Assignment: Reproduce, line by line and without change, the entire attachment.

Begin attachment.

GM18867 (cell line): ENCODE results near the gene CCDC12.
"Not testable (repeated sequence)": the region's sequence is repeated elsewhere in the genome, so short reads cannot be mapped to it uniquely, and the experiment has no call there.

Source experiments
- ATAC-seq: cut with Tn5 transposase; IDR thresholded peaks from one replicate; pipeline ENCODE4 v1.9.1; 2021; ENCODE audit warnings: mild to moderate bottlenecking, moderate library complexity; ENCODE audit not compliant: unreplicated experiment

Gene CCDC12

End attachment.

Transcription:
GM18867 (cell line): ENCODE results near the gene CCDC12.
"Not testable (repeated sequence)": the region's sequence is repeated elsewhere in the genome, so short reads cannot be mapped to it uniquely, and the experiment has no call there.

Source experiments
- ATAC-seq: cut with Tn5 transposase; IDR thresholded peaks from one replicate; pipeline ENCODE4 v1.9.1; 2021; ENCODE audit warnings: mild to moderate bottlenecking, moderate library complexity; ENCODE audit not compliant: unreplicated experiment

Gene CCDC12